What form of communication will be really important to an Arts Organization in the future?The news is full of arts organizations looking for ways to trim costs and yet be more effective in gaining audience and by extension the financial success sold out events imply. New York City Opera got rid of their Music Director position. Numerous symphonies and opera companies have renegotiated contracts with musicians trying to pave a way forward in this uncertain economic climate. AND more and more of these same companies are looking at Social Media and e-Marketing as a way into new markets and a broader audience.
All of this can be positive, however, arts organizations tend to have narrow vision as to how to use new platforms and what can be achieved with engaging potential audience via these mediums. To often, e-marketing is treated simply as a new venue for the already existing marketing voice. Social Media is looked at as an 'advertising venue', another outlet for the publicity staff. Social Media roles are often filled by recent graduates with degrees in arts management or marketing. These graduates may have little to no experience in emerging platforms and no background in the technology that's leading the way. This hiring philosophy leads to hires that experience writing the 'marketing-speak' arts organizations are familiar with, but familiar isn't getting new audiences, and 'marketing-speak' isn't effective in social media circles. Social Media is a totally new type of communication, one that users prize because it offers a 'peek behind the curtain' and direct, personal connection with the artists, performers, writers, and thinkers they admire.
It is cheaper to hire a young, fresh-out-of-college person, but is that the most effective use of money? 80% of the under 30 crowd get their news exclusively from the internet. More and more symphonies are building mobile apps to enhance their internet savvy audience's experience - and driving sales as a result. The Met has proven by expanding their performance into cinemas they can massively broadened their audience (and bottom line). If arts organizations are going to reach their new audience they will have to do so electronically, through the internet, e-mail, mobile phone apps and social media.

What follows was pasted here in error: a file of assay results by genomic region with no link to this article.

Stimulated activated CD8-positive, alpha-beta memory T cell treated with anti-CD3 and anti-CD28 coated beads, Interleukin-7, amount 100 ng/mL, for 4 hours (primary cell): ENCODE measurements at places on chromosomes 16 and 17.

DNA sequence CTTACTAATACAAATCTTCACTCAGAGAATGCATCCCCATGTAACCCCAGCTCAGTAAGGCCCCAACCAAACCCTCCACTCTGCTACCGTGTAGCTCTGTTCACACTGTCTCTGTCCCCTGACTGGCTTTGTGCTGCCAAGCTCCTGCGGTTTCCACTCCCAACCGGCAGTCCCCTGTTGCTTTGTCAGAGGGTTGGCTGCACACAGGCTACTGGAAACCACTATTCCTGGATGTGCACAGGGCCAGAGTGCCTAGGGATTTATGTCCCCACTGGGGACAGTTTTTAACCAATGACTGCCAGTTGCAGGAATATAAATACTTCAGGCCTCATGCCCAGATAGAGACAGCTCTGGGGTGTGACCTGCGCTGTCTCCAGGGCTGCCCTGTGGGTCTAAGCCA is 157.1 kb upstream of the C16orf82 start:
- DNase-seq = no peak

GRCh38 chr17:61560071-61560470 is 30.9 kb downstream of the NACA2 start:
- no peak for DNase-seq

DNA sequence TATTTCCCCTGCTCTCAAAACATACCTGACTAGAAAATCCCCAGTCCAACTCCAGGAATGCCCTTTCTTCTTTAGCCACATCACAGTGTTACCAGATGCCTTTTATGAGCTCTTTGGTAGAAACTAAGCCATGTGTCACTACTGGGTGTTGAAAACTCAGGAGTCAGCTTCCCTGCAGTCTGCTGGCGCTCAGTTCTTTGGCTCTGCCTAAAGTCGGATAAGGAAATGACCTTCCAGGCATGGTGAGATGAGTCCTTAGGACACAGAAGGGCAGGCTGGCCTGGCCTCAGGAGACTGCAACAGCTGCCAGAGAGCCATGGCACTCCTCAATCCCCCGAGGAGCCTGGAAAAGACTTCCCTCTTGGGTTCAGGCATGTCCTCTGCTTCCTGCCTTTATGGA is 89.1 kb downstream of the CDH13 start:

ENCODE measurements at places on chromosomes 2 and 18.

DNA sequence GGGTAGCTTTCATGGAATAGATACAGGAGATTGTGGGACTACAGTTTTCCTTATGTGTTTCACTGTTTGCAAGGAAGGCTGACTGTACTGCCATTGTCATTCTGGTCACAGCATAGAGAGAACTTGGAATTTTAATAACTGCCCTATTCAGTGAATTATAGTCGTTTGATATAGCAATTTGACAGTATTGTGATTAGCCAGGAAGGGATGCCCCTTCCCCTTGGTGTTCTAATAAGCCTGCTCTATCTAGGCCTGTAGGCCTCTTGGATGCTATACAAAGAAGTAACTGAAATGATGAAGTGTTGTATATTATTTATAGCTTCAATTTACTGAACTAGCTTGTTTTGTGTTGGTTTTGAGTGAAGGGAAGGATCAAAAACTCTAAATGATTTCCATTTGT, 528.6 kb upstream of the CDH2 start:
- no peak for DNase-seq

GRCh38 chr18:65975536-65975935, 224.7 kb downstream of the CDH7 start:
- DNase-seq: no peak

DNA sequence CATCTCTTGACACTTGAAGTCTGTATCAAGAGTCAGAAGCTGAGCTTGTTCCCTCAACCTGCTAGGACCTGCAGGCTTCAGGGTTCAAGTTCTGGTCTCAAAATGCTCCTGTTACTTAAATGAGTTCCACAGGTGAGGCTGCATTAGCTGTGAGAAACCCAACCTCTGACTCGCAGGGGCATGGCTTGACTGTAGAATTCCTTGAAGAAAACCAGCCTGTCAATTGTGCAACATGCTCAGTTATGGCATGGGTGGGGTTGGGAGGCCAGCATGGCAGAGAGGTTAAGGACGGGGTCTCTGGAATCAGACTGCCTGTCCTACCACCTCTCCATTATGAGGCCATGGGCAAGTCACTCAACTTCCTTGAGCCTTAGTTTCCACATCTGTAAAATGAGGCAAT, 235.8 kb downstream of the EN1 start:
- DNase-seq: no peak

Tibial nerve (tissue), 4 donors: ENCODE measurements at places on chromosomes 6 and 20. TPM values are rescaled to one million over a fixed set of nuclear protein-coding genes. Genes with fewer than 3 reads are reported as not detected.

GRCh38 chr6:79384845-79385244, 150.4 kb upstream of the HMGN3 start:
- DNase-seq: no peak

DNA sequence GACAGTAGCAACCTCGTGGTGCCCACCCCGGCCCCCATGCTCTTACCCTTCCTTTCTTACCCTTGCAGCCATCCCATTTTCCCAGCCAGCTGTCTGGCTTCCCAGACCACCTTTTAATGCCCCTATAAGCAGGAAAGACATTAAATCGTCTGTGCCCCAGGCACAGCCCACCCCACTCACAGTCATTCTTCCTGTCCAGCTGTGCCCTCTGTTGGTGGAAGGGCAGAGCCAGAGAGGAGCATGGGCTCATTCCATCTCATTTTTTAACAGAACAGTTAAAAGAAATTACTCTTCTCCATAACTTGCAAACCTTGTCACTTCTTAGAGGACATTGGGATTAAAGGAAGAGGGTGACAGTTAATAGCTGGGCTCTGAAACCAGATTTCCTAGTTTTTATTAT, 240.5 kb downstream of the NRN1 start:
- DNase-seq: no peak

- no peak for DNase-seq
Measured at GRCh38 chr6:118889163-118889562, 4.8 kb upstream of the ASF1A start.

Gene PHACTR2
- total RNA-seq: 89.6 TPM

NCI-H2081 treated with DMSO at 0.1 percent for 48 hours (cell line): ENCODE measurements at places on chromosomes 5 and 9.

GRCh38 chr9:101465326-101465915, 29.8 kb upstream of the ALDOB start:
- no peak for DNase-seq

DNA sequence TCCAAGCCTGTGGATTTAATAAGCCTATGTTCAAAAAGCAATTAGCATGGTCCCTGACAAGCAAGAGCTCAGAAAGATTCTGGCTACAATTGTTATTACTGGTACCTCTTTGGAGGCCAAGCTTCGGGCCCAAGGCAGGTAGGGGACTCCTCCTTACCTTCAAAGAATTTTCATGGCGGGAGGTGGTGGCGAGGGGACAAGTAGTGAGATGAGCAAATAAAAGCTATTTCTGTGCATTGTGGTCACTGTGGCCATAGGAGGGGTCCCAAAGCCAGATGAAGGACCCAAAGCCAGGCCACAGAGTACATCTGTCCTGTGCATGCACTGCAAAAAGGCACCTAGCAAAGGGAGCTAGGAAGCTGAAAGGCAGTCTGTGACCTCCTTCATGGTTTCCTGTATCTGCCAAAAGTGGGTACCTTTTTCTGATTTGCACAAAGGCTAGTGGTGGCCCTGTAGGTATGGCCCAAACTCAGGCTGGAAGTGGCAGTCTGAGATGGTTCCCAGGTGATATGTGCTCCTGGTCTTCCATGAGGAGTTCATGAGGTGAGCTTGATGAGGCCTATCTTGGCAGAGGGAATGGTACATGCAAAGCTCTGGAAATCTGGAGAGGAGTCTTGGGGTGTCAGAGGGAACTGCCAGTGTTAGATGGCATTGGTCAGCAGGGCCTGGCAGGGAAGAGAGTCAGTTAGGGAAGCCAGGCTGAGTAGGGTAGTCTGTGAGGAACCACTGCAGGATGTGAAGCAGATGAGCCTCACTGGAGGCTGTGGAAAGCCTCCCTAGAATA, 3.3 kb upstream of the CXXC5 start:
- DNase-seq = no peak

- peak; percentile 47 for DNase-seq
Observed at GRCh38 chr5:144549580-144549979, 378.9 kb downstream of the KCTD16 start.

There are professionals out there who not only have a knowledge of marketing and arts organization needs, but are also savvy with social media, understand how the audience responds to e-marketing techniques and always looking ahead at what's coming down the pike in terms of possibilities.
As with any professional, these people aren't cheap. In the early days of the dot.com rise, programmer positions were reasonably paid, but nothing outlandish. As companies realized that in order to get the best they needed to pay a higher rate, programmers pay scale was dramatically affected. There's an old adage, you get what you pay for.
In terms of cost effective solutions, it makes sense for arts organizations to take another look at their e-marketing positions. These are the positions that can potentially yield up to 80% of their audience interaction. In some respects it's like hiring a new conductor. A major symphony wouldn't consider a young graduate for their principal conductor, unless that conductor had already proven to have mass audience appeal (i.e., Gustavo Dudamel). Why? Because a conductor leads the orchestra and can make or break the sound. They are the front-piece that is often sold to audiences. Well, the e-marketing/social media person is a similar front-piece to the orchestra. Used correctly, they are the one talking to your audience first, getting them interested in coming to the concert hall. No, I don't think e-marketers warrant the same salaries as major conductors - but, used correctly, they can be far more important to an arts organization's success than we currently credit.